Loarca further emphasizes that it was a disgrace for any woman not to have a sweetheart because she is deemed as “ugly” or may be surmised as unwanted. Or is it because it is meant as completeness and wholeness? Alcina cites in his account that a woman who died a virgin or had only one husband is called a bingil (Bisaya) and buried with her is a half coconut shell and a pati (half-ax handle). What do the half coconut shell and half-ax handle mean? Why are they halves? Are round coconut and elongated ax mean the woman’s and man’s sex organs respectively? Can one-half mean there is a need for another half to complete the essence of each other’s being?
In line with this, ancient Filipinos circumsize both the male and female children. Female children are circumsized where a slit is made to ensure there is an opening in the girl’s private part. Again, the purpose of female circumcision is to prepare the girl for less painful sexual encounter during her first sexual act with a male.
But while the outright elimination of sagra is explicitly mentioned in the historical accounts, there is no single account that reveals the prohibition of female circumcision. Sagras had been replaced by the bolitas ; female circumcision was replaced by nothing. The Spaniards point to the Chinese as the source of sagra; they also blame female circumcision to the Moros who are said to be the “source of this Mohammetan practice.”
Historical Marker 3: Slavery of Women (Before 1609 and Onwards)
Fray Pedro de San Pablo, preacher and provincial minister of the Philippines Islands, wrote a long letter to Charles V in 1619 approximating the relatively “peaceful” life of the native Indians before Governor Don Juan de Silva established shipyards and fleets in 1609. The Governor, acoording to him, forced the Indians to work and conscripted them in “compulsory service” that made this grand plan of ship building possible.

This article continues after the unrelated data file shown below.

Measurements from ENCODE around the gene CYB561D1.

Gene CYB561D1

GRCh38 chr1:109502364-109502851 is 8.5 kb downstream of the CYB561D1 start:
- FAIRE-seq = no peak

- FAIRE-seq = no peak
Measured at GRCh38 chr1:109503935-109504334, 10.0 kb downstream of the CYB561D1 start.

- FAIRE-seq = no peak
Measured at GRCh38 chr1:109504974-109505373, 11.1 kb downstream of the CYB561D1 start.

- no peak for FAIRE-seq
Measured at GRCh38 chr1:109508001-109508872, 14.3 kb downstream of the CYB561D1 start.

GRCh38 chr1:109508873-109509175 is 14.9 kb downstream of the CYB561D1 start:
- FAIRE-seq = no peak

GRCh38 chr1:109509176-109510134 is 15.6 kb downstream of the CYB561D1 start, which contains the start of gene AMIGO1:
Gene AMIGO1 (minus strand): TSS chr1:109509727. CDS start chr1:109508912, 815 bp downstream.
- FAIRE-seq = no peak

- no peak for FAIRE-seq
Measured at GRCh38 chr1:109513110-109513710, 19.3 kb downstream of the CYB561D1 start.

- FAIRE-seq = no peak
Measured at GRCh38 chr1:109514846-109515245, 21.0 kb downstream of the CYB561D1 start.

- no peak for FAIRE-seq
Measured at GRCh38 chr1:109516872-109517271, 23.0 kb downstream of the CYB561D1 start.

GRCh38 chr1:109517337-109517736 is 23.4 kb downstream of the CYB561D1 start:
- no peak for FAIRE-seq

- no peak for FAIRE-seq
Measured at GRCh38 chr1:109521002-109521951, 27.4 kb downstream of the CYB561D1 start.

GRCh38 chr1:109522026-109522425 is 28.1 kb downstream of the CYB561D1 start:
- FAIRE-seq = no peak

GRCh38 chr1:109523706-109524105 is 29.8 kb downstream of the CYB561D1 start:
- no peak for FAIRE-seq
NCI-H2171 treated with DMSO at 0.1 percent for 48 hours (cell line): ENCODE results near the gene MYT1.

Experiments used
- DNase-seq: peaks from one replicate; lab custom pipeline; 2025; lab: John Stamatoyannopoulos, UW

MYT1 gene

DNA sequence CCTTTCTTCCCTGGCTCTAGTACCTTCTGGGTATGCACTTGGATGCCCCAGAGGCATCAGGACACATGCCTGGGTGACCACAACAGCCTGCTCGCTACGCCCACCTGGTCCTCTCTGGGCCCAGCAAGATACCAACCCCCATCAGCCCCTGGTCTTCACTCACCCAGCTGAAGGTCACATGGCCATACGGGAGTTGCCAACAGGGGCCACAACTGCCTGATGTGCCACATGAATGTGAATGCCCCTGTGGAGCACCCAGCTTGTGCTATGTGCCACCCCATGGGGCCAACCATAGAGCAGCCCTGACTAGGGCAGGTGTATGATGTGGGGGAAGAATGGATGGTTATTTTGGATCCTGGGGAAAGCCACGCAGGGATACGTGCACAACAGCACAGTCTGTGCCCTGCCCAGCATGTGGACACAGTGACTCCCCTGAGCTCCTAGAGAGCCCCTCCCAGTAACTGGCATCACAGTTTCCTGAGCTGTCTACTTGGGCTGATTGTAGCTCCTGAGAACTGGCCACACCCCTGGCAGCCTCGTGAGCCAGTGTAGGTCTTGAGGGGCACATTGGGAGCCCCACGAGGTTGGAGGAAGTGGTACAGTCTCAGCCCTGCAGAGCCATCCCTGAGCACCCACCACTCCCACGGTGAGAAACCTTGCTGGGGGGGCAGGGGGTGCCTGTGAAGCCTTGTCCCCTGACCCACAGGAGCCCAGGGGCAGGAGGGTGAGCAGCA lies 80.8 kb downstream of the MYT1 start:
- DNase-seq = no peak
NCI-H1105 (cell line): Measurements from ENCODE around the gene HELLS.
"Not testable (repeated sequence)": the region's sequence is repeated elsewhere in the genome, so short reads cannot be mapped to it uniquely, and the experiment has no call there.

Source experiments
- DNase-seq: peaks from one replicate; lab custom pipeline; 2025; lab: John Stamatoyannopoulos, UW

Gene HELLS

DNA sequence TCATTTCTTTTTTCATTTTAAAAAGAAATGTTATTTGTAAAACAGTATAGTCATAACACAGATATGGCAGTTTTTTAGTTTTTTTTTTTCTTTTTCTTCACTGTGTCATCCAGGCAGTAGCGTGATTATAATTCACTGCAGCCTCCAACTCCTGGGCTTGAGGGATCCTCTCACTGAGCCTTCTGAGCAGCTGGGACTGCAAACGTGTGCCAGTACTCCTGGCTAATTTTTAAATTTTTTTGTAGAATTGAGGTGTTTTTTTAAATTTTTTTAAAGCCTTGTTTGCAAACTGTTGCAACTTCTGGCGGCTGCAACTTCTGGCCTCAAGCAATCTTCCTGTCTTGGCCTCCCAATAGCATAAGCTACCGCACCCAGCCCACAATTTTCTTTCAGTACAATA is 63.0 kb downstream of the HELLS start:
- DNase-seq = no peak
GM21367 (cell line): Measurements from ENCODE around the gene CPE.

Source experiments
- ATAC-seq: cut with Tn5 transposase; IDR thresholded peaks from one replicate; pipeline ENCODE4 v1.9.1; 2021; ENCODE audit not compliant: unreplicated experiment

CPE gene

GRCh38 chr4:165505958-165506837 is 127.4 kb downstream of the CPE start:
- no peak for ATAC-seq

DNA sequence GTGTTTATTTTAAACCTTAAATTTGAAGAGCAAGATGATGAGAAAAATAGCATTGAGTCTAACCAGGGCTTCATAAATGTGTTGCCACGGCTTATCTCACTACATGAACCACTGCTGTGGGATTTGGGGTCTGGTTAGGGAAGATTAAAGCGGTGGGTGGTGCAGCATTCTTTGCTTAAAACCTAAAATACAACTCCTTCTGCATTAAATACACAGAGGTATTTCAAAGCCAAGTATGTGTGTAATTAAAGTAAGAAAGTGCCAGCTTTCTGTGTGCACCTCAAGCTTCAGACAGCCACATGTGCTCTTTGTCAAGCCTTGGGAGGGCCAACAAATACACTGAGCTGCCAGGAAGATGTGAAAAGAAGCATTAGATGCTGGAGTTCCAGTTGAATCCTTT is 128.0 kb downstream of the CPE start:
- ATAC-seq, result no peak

Along the process, many natives were made slaves, “many others were killed” presumably when they refused to be part of the labor force and some escaped to the woods to save their lives.
An item in the letter reveals about the women slaves who were made to labor for the ship sailors and most likely act as sex slaves while on board the ships. Fray de San Pedro requests the Majesty in his letter this numbered item:
“23. Item: That slave women be not conveyed in the ships, by which many acts offensive to God will be avoided. Although that is not prohibited by your royal decree, and it is also entrusted to the archbishop to pace upon them the penalty of excommunication and to punish them, this evil has not been checked; and many sailors – and even others, who should furnish a good example – take slave women and keep them as concubines. He knew a certain prominent official who carried with him fifteen of these women and some were delivered of children by him, while others were pregnant, which made a great scandal.”
Documents of 1609 that include among others a report of the Jesuit Missions confirms the prevailing abduction of women in the inner part of the islands to be sold later as slaves and prostitutes. The report quotes:
“XI. The attention of Ours at Tinagon has wisely been given to the women since they are more ready to take on an interest in sacred things, and are more seldom absent from the village – except when one or another makes her escape from the hands of some procurer, preferring to pass the nights in the forest and mountains in the midst of serpents, rather than at home to suffer danger to her chastity among men that are as deadly.”